Connect with us

Premier League

Playoffs for the Premier League champion?

Should the Premier League adopt a playoff system to crown its champion?

Embed from Getty Images

The 2022-23 Premier League was decided by five points, with Manchester City winning their third consecutive title. The Cityzens win came just one season after the Premier League title race went down to the final day of the campaign, as Manchester City bested Liverpool by a single point.

The 2021-22 Premier League win came courtesy of a second-half comeback against Aston Villa to overcome two goals, 3-2. The drama on the final day something that is a rarity in the Premier League that fans of all 20 clubs lapped up.

Over in Germany, the Bundesliga championship went to Bayern Munich for the 11th straight campaign. The title win wasn’t certain and only ended up in Bavaria thanks to Borussia Dortmund failing to win on the final day of the season. Jamal Musiala’s late wonder-goal for Bayern saw off a dogged Koln team.

Although the Premier League and Bundesliga featured exciting title races, nothing compared to Belgium’s Jupiler Pro League. After 34 games, the league moved into its championship playoffs, with the top four teams – Genk, Union Saint-Gilloise, Royal Antwerp, and Club Brugge – qualifying for the six-match, round-robin title tournament.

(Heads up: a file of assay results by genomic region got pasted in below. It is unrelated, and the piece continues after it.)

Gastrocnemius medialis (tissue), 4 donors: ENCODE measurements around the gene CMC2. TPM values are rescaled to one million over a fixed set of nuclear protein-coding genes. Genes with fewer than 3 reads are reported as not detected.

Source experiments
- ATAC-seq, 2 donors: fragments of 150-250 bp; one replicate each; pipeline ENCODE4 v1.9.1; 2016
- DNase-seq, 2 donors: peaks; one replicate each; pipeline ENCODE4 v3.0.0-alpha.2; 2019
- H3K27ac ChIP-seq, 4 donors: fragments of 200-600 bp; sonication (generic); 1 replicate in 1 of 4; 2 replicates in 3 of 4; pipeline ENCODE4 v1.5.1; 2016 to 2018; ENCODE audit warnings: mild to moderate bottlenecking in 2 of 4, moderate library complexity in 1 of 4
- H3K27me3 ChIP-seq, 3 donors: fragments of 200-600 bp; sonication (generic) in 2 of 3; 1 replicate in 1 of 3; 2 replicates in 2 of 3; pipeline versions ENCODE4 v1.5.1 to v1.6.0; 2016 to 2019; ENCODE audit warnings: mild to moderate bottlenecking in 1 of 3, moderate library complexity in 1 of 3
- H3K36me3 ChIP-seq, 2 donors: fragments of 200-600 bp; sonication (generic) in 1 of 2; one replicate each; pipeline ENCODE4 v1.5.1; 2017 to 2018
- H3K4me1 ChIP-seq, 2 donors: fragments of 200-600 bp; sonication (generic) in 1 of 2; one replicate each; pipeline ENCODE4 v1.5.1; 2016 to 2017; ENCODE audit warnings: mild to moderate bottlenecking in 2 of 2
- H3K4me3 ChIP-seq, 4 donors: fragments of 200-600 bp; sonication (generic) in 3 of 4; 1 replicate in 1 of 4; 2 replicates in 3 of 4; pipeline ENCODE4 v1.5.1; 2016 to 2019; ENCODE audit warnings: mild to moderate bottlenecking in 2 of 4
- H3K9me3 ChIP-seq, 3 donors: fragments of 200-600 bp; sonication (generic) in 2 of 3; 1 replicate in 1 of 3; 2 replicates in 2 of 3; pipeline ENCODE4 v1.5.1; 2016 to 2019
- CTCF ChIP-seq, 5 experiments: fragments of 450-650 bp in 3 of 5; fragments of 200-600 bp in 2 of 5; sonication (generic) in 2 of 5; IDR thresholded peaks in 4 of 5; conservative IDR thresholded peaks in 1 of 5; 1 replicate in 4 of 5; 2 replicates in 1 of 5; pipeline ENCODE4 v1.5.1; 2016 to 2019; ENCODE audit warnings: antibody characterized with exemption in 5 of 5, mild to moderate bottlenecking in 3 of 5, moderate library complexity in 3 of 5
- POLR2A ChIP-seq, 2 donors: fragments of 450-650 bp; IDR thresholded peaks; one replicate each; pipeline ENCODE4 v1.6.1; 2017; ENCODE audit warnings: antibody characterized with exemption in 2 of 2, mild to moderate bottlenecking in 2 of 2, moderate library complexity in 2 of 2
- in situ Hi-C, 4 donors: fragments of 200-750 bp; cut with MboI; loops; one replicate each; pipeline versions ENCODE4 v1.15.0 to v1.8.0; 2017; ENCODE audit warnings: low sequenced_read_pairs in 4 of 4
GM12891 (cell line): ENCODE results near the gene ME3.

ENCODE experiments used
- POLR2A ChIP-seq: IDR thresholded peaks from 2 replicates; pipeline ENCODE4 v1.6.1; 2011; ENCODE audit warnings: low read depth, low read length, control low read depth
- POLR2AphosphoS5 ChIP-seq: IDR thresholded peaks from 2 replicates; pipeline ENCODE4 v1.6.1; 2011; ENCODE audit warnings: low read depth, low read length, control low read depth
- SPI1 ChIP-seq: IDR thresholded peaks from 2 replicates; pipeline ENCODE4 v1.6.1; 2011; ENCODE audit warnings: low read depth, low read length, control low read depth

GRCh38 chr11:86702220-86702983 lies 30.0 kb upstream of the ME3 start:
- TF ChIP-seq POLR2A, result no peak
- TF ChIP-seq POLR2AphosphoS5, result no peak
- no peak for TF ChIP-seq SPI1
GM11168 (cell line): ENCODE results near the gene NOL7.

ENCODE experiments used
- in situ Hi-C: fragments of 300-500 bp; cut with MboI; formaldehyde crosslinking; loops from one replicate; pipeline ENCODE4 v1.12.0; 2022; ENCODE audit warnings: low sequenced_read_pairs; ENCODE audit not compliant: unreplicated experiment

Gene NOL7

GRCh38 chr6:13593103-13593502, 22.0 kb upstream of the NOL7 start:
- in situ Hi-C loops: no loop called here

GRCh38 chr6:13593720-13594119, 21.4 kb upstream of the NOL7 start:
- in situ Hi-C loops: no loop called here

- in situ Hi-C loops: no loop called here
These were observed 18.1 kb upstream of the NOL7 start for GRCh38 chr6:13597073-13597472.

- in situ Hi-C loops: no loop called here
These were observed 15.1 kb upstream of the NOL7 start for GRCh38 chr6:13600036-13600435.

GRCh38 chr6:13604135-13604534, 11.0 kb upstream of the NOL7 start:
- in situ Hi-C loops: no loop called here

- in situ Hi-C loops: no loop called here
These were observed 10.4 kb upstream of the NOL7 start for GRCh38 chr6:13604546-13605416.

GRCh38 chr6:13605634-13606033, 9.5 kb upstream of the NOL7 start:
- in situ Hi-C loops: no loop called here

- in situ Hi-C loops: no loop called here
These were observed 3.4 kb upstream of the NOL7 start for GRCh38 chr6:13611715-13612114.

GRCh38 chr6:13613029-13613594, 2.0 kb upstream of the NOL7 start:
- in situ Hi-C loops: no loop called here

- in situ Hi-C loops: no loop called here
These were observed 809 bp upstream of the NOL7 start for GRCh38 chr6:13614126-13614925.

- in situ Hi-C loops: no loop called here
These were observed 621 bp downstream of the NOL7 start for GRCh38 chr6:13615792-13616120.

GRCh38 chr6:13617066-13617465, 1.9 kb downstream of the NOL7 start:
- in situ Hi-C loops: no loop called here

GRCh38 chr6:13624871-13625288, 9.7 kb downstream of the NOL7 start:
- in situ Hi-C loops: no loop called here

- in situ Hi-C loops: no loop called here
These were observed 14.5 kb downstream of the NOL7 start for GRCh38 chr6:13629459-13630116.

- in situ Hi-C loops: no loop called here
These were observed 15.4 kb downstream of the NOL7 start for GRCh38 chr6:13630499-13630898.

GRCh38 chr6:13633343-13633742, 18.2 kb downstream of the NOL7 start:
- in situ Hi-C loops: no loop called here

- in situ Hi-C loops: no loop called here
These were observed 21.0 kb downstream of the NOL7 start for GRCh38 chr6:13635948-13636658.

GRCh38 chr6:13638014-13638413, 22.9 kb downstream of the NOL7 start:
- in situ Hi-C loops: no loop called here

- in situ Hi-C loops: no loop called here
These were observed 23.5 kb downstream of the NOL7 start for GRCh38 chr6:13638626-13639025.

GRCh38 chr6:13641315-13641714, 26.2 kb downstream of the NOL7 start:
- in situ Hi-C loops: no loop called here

Genk finished atop the standings with 75 points, only ahead of Union Saint-Gilloise, who had the same number of points, thanks to goal difference. Meanwhile, Royal Antwerp had 72 points. Club Brugge were eliminated from winning the title after obtaining 59 points in the regular season, but the Black and Blue could still play the part of spoiler.

The teams’ points were divided by two and rounded up to the nearest whole number. This is common practice in Belgium, but it can also be found in Scotland’s Premiership and Austria’s Bundesliga.

The championship playoffs unfolded spectacularly, and the final day saw Antwerp, Genk, and Union all capable of winning the title. In the end, Royal Antwerp claimed their first Pro League championship since 1957 thanks to Toby Alderweireld’s 94th-minute long-range equaliser. The goal and subsequent 2-2 draw pried the Pro League title from Genk’s hands.

Meanwhile, in Brussels, Union threw away their chance of winning a first league title since 1935. With Antwerp losing and then drawing, Union Saint-Gilloise were on pace to win the title. Leading 1-0 in the waning minutes of the game, Union conceded three times in the final minute, plus stoppage time. The results of the final day saw Antwerp win the Pro League by a single point over Genk and Union Saint-Gilloise.

The final day drama in Belgium was incredible. The title could have gone to three different clubs, but it ended in Antwerp for the first time in nearly half a century. You may be asking yourself, ‘What does this have to do with the Premier League?’ Well, the answer is that it has everything to do with the Premier League’s future.

It isn’t a question of if the Premier League will adopt a playoff system, rather it is a question of when. Manchester City’s recent dominance has left teams fighting for scraps. Not since Manchester United from 2006 to 2009 has a team won three straight Premier League trophies. United also accomplished the feat of three consecutive titles from 1998 to 2001. The three dynastic title reigns of United and City combined for nine of the Premier League’s 31 seasons. Most non-City fans may be tired of the boring outcome of the Premier League title race.